I have a theory about why people don’t do yoga. It isn’t because it hurts—although it sometimes does hurt—and it isn’t because you fall over, although that happens too. It’s because when you stretch your body, you release more than just the toxins stored in your muscles. Scientists have discovered that we store emotions not just in our minds, but in our bodies. It feels weird—even if it’s kind of a relief—to stretch into Warrior Two and suddenly experience emotions leaking out that you didn’t even know you had.
During a workday, a lot of stressful stuff can happen, especially in the customer service realm where you can wind up as the repository for every customer’s emotions. But everyone needs to find ways to release tension throughout the day as we work. That’s where stretching and a little massage comes in.
During a workday, a lot of stressful stuff can happen, especially in the customer service realm where you can wind up as the repository for every customer's emotions.
Many of us store anger, stress, and anxiety in our jaws and in our hips. In fact, one study found a correlation between tightness in the jaw and tightness in the hips. The more we sit at a desk, the tighter our hips become, too. Jaw stretches and simple warrior poses can help counteract that tension.
Worry and depression can also cause tension to gather in your brow, even when you don’t realize you’re frowning. And when mental workload increases, it literally causes a pain in the neck, as well as physical tension in the arm and shoulders.
People store tension in other places, too. Their feet, for example, or the pelvic floor area. Clearly, you can’t relax all these places at work. But there are some things you can easily and quietly do at your desk.
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Stretch and hydrate.
This might be trying to connect your ear to your shoulder on each side to stretch your neck. It might be rolling your shoulders forward and together to release your upper back muscles. It might be wiggling your toes in your shoes while you extend your legs as far as you can under your desk. It might be slipping in a surreptitious Warrior pose while you’re at the coffee station. (Maybe don’t do the arms if you’re trying to be sneaky.) You could even drop something and do a deep lunge to pick it up—just be sure to lunge on the other side afterward. There are many stretches you can do right at your desk and some you can do while just traversing the room. Try taking super long strides, for example, to stretch out your calves and hamstrings and hips. It looks confident, too.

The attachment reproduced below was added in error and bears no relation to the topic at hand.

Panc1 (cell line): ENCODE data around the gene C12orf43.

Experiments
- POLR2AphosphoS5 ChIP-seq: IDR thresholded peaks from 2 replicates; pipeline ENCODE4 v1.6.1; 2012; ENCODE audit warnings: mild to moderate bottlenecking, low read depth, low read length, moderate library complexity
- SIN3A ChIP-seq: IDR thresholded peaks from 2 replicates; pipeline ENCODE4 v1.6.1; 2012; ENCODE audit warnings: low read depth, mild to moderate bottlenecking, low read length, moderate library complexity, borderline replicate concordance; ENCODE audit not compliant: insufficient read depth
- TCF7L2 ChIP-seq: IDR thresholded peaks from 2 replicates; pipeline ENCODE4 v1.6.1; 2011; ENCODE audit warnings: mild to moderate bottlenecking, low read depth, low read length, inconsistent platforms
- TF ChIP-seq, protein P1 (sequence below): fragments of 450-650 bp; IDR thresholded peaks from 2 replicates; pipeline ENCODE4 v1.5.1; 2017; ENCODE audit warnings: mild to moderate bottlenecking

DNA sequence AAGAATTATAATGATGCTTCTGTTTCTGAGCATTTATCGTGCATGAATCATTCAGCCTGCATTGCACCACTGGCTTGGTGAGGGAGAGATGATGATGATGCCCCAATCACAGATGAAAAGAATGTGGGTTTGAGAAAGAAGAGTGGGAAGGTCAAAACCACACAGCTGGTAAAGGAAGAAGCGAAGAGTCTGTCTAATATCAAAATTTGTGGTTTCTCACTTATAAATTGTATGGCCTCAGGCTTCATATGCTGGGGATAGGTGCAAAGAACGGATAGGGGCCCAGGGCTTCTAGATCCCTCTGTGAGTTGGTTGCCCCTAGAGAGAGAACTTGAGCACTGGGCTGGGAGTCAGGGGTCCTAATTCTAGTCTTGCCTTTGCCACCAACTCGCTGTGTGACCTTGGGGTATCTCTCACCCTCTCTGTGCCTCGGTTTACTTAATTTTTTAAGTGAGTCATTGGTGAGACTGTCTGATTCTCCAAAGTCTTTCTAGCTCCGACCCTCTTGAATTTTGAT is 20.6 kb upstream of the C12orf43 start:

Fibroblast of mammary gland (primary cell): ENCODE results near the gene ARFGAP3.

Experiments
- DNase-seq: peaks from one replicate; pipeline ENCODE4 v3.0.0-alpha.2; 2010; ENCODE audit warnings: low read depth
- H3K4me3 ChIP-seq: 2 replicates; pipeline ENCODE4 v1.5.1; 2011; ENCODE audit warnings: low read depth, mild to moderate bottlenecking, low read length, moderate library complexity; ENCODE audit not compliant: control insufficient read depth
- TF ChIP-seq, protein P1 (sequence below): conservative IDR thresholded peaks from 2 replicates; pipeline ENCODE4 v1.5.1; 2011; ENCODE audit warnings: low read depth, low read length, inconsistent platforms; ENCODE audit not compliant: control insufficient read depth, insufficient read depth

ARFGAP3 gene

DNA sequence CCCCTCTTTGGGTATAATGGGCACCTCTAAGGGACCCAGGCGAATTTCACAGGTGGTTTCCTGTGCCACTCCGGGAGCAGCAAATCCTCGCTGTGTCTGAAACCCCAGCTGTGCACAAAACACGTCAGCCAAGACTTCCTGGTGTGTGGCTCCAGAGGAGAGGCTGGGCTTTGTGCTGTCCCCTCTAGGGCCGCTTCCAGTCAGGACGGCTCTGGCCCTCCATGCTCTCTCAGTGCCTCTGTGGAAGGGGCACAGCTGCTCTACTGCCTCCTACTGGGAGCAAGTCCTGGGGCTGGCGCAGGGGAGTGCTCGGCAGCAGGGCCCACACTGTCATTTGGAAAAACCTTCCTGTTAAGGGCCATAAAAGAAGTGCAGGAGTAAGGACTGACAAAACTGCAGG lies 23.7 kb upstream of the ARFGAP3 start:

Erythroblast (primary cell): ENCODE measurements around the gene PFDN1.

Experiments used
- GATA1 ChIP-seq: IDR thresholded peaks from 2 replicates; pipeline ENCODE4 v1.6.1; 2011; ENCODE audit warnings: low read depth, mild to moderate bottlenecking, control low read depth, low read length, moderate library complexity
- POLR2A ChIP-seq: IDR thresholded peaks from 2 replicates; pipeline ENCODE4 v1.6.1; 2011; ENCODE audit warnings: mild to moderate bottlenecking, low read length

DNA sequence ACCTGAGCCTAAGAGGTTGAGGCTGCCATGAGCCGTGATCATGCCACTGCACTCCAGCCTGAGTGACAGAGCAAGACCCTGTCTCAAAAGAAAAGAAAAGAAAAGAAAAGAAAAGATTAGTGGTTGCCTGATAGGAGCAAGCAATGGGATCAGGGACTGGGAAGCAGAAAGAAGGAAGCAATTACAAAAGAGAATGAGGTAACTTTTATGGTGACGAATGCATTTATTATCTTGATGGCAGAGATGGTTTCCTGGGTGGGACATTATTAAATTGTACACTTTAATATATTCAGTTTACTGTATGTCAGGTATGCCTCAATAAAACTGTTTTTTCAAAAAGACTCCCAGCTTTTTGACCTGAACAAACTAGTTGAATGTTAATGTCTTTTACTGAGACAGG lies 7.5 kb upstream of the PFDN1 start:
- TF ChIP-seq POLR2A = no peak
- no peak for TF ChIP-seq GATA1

Clearly, you can't relax all these places at work. But there are some things you can easily and quietly do at your desk.
If we don’t know that we’re holding our jaw tight, we probably also don’t know how easy it can be to counteract this tendency. Just resting the tip of your tongue behind your top front teeth, or against the roof of your mouth can help relax the jaw. You can also massage your temporomandibular joint—where the jaw attaches to your head—and see if it doesn’t release tension in your hips, too. Reflexology and acupressure hold that different parts of the hands and feet correlate to other parts of the body and even organs. So that if you massage the heel of your palm it can help your lumbar, and if you massage your ring fingers it can help your legs and feet. Holding a finger in the palm of your opposite hand, perhaps under the table during a meeting, can help reduce anxiety. Another calming technique is to apply pressure between your second and third knuckles.
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The more tension you collect and hold in your body, the more difficult the day will be. Doing little stretches and giving yourself tiny, pointed massages will let out some of the tension and make your day better, and probably by extension, also the lives of the co-workers and customers you’re interacting with, too.